Forms 1099-R and 5498. Changes are limited to updating year references and removing the year-specific delivery and filing deadlines. Instead, the forms now refer users to the General Instructions for due date information.

Instructions for Forms 1099-R and 5498. There are a few changes, only some of which may affect 401(k) plan sponsors and plan administrators.

  • Escheatments: Payments by qualified plans to state unclaimed property funds under escheat laws must now be reported on Form 1099-R. In Revenue Ruling 2020-24, the IRS announced a limited nonenforcement policy for payors and plan administrators who did not meet the withholding and reporting requirements described in the ruling but that relief has expired.
  • Form W-4R: Payers are reminded that, beginning in 2022, Form W-4R should be provided to recipients of nonperiodic payments and eligible rollover distributions so they can request additional withholding or claim exemption from withholding. [EBIA Comment: These instructions mention only Form W-4R, but the IRS website states that during 2022 payers may use either the 2021 Form W-4P or the redesigned 2022 Form W-4P (for periodic payments) and new Form W-4R (for nonperiodic payments). The 2021 Form W-4P should not be used after December 31, 2022.]
  • Disaster-Related Distributions: A new instruction explains how to report disaster-related distributions.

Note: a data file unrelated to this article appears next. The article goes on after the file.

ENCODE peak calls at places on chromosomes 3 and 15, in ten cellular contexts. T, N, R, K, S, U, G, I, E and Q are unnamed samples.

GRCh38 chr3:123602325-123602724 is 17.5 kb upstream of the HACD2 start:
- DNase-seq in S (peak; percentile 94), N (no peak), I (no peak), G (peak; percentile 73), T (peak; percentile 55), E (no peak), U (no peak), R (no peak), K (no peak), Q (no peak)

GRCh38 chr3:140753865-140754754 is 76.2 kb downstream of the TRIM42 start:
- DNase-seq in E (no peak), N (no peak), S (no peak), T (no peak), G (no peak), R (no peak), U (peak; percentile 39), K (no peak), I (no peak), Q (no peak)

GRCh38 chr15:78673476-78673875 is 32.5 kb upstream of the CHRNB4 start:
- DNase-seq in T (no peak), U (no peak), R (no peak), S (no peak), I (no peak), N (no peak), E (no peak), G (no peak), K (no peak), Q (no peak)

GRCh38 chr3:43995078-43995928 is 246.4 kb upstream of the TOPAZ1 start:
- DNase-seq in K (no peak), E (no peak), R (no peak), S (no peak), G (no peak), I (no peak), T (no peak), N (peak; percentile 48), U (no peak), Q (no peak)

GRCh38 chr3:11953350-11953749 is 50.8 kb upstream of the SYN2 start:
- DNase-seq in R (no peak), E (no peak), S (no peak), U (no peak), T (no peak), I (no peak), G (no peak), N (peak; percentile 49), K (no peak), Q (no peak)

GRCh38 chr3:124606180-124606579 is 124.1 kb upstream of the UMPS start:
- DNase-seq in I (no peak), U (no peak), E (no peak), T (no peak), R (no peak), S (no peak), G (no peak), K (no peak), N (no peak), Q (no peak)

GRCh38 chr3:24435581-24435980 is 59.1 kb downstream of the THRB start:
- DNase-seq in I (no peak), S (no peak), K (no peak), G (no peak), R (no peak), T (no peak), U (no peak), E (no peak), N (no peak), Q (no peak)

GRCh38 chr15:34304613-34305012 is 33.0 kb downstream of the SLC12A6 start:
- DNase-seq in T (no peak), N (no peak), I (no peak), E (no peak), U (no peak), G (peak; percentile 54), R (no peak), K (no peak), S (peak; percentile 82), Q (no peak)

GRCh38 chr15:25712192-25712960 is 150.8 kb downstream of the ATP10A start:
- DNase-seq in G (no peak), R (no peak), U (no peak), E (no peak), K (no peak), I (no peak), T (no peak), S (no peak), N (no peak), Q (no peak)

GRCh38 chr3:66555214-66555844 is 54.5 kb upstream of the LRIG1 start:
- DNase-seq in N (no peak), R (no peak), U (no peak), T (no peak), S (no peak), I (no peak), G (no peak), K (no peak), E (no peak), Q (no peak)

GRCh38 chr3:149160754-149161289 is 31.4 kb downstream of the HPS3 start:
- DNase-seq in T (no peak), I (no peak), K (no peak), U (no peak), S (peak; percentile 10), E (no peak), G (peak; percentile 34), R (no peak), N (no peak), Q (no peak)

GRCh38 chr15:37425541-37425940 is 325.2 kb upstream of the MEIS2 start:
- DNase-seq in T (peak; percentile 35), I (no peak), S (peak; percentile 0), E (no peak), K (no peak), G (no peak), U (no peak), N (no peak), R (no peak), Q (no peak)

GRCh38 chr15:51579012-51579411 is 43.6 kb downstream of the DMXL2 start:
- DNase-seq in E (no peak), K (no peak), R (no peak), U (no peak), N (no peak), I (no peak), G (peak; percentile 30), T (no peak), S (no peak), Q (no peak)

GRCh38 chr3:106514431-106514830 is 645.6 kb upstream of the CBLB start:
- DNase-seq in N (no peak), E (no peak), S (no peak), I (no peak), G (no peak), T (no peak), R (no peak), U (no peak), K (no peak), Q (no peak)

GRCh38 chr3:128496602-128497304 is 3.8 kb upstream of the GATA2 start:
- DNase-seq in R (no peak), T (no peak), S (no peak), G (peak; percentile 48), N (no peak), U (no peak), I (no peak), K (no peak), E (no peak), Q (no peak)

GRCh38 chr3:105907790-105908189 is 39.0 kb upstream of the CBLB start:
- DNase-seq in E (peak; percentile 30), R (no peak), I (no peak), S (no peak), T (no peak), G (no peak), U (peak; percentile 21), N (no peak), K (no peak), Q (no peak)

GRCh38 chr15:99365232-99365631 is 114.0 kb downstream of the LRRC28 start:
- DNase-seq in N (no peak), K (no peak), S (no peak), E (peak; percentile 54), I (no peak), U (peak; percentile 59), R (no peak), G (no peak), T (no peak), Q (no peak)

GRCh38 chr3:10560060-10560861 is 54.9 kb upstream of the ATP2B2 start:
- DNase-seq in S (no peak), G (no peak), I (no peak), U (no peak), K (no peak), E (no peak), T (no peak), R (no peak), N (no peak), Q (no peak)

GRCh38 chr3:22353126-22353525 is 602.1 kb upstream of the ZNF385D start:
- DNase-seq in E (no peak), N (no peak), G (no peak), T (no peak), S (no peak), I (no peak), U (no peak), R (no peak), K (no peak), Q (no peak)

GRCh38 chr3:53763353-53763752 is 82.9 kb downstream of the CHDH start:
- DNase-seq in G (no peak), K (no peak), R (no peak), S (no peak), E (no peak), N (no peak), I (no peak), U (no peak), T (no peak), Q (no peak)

General Instructions. Dates and applicable penalty amounts have been updated. In addition, payers are alerted to several coming changes.

  • Electronic Filing Threshold: The instructions note that the IRS has been authorized to lower the 250-return threshold for electronic filing of 2022 information returns, but final regulations have not been issued. (Regulations were proposed in July 2021). The threshold remains unchanged unless final regulations are issued that apply to 2022.
  • Filing Portal: An internet portal for preparation, filing, and distribution of all Forms 1099 should be available starting in 2023.
  • Continuous Use Forms: Form 1098 and certain 1099-series forms have been converted to continuous use and will, going forward, be revised only as needed. Form 1099-R, however, will continue to be updated annually.

EBIA Comment: Qualified plan distributions of $10 or more in 2022 must be reported to the IRS on this version of Form 1099-R. The deadline for providing the 2022 Form 1099-R to plan participants and beneficiaries is January 31, 2023. Copy A must be filed with the IRS by February 28, 2023, for scannable paper filings, and by March 31, 2023, for electronic filings. The 2022 Form 5498 generally must be filed and provided by May 31, 2023, but some information (regarding fair market value and required minimum distributions) must be furnished by January 31, 2023. Copy A filings on paper must be prepared using the official printed versions of the forms obtained from the IRS. Attempts to file non-scannable photocopies of the forms may result in penalties.

Source: Thomson Reuters